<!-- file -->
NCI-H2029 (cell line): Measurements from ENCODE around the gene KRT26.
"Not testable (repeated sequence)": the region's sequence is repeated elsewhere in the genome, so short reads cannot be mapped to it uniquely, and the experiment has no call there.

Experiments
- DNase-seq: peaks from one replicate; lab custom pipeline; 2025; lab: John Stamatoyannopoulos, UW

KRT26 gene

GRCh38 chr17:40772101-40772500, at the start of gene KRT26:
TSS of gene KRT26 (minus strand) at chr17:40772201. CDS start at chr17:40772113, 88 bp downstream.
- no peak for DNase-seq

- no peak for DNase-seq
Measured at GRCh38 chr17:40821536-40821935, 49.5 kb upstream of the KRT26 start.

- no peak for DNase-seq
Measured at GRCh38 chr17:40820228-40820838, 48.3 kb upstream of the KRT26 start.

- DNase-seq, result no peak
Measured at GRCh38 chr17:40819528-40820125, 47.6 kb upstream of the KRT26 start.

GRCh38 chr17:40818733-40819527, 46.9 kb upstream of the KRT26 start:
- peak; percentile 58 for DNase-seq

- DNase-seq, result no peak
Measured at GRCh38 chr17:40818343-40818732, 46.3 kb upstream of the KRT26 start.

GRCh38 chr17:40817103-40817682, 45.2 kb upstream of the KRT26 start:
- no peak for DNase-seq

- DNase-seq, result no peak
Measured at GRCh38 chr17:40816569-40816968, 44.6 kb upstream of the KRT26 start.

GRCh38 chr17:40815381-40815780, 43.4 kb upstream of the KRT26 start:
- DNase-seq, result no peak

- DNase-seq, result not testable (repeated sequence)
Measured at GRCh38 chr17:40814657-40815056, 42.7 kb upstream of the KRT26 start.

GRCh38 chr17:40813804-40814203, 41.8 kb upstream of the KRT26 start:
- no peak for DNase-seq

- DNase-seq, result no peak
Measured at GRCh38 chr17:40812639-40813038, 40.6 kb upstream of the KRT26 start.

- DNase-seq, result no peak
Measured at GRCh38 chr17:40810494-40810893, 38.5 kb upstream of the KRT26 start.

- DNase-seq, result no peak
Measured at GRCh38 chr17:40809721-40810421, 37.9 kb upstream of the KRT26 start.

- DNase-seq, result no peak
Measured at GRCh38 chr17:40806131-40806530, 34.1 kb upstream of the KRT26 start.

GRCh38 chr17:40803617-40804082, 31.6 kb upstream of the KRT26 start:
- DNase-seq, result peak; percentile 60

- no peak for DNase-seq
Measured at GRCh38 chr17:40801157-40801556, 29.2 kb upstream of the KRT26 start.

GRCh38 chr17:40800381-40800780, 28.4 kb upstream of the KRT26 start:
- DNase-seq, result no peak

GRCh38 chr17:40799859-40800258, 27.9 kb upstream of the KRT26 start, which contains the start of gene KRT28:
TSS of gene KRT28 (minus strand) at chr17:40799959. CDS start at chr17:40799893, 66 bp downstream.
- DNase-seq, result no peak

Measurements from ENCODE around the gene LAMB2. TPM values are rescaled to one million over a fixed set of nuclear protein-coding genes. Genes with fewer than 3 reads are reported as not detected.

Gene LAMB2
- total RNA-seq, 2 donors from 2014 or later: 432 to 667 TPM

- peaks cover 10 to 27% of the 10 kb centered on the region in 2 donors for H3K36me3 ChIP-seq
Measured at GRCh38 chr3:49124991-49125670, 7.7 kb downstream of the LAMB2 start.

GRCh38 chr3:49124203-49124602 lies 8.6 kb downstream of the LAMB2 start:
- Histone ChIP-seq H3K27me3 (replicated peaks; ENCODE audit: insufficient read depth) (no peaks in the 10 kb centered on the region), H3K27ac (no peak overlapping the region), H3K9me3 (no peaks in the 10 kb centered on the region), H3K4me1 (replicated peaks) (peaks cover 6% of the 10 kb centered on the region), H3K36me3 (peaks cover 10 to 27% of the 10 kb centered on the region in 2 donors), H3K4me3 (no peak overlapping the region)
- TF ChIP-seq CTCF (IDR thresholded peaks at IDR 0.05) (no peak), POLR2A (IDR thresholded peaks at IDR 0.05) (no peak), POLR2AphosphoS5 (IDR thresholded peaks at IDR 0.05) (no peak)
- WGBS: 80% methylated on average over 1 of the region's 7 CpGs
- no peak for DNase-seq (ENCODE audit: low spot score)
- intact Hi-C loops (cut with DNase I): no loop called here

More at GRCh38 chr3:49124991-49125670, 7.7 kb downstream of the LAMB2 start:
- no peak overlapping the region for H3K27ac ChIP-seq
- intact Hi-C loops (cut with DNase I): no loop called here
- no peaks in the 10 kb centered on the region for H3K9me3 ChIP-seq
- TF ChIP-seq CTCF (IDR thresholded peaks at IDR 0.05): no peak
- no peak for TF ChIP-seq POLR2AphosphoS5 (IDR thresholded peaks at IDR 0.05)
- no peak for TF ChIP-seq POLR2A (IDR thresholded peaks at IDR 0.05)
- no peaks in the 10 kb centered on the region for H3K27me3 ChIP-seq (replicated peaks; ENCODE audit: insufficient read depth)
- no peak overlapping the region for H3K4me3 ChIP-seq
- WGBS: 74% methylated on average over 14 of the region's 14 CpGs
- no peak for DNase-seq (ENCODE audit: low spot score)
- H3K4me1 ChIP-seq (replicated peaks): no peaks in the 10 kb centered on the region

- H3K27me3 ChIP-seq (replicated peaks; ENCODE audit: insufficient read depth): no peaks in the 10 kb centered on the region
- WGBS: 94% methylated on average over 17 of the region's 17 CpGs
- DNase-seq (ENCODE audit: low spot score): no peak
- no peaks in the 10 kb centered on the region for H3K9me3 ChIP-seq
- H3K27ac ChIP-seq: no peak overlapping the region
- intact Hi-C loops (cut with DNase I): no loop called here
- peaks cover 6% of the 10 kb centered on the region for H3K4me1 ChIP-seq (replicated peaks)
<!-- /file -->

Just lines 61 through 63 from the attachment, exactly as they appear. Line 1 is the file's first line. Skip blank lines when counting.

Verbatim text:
- TF ChIP-seq CTCF (IDR thresholded peaks at IDR 0.05): no peak
- no peak for TF ChIP-seq POLR2AphosphoS5 (IDR thresholded peaks at IDR 0.05)
- no peak for TF ChIP-seq POLR2A (IDR thresholded peaks at IDR 0.05)